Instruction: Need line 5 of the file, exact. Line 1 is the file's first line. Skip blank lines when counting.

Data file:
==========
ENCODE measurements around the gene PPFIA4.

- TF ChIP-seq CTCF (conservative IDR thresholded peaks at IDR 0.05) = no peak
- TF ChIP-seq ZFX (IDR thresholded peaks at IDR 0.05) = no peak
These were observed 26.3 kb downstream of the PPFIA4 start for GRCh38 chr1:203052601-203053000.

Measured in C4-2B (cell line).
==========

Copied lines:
Measured in C4-2B (cell line).